In line with FCA assistance, insurers need to examine the ramifications for appropriate non-damage BI policy phrasings, where the test case might impact the result of claims generally, consisting of questions of causation. They should also reassess all potentially affected problems and claims, unless correctly decided on a final and full settlement basis, and, where relevant, keep the Financial Ombudsman Service totally informed.

Insurance companies should also think about the FCA’s August 2020 statement, which highlights the need to think about the appropriateness of making reductions for Federal government assistance insurance policy holders might have received. The letter also consists of commentary on reductions versus services.

Insurance companies need to communicate straight, and as soon as possible, with insurance policy holders to describe the next steps. By 22 September 2020, they need to offer a minimum of a preliminary update on the judgment’s ramifications.

Insurance companies should also update the FCA on affected policies. The FCA will give more details on how to do this once it understands the scope of any potential appeal.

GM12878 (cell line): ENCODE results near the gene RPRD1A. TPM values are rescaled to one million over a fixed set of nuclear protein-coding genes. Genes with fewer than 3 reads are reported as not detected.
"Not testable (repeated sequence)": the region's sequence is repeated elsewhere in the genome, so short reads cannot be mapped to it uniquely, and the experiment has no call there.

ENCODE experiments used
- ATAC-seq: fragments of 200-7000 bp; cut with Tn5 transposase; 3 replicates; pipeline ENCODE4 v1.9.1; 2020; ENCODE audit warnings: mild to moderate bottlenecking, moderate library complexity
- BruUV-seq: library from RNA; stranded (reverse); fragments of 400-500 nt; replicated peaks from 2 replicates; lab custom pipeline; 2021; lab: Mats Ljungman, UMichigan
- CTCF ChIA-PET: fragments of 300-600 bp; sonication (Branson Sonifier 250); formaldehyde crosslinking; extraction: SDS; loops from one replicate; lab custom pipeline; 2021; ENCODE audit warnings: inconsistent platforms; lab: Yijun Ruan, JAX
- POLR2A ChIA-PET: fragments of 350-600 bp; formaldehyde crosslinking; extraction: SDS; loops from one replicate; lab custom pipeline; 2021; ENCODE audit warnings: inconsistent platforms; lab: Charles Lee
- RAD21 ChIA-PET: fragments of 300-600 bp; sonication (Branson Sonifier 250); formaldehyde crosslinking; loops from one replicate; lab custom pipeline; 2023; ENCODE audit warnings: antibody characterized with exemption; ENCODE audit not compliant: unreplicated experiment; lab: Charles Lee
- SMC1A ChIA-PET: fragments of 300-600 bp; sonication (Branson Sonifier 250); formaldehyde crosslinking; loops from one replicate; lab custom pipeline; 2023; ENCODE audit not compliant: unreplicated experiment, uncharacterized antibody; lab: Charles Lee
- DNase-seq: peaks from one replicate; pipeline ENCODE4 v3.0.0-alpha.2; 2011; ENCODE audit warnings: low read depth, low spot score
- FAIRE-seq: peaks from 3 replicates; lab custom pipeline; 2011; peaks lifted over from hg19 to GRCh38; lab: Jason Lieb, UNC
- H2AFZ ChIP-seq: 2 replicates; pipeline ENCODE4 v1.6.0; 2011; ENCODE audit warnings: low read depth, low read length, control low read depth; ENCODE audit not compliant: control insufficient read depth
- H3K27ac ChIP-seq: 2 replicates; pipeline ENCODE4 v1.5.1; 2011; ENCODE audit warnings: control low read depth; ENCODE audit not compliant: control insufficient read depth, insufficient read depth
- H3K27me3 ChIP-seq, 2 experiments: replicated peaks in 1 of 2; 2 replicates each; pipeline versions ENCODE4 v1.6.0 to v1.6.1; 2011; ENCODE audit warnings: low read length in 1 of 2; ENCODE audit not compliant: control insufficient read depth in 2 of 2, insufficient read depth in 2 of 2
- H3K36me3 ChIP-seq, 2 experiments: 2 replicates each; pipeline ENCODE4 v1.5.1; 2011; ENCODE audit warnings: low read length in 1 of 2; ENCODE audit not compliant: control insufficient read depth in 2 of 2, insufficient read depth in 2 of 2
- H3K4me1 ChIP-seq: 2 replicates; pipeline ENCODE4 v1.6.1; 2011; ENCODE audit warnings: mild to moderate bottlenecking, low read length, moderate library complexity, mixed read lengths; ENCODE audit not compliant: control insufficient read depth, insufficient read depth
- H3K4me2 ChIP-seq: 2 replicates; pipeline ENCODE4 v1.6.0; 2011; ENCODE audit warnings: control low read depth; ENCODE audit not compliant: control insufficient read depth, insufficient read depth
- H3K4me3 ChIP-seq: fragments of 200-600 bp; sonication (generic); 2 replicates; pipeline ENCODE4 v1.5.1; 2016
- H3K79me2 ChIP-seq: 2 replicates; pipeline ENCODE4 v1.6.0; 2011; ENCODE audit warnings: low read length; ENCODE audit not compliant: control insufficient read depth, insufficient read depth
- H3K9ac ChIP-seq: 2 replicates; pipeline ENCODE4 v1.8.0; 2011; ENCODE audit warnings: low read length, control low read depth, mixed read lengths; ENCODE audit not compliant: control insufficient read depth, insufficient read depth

Where the FCA identifies that insurers are not fulfilling the expectations set out in the letter, it will utilize the full series of its regulative tools and powers to ensure they do so.

The FCA has individually upgraded its BI website to recommend that the court has validated that, following its judgment, the consequentials hearing will happen on 2 October 2020. At the consequentials hearing, the court will hear submissions from the celebrations on the suitable declarations to be made by the court in the light of the judgment and on any applications for appeal.

The FCA will update its website with the time of the hearing (which will “most likely” be 10.30 am) and details of the livestream, when readily available.

General insurance pricing practices: FCA final report of market study

The FCA has released the final report of its market study on general insurance pricing practices, MS18/1.3, which concentrated on pricing practices in the retail home insurance and motor insurance markets and the effect of these on consumer results and competition.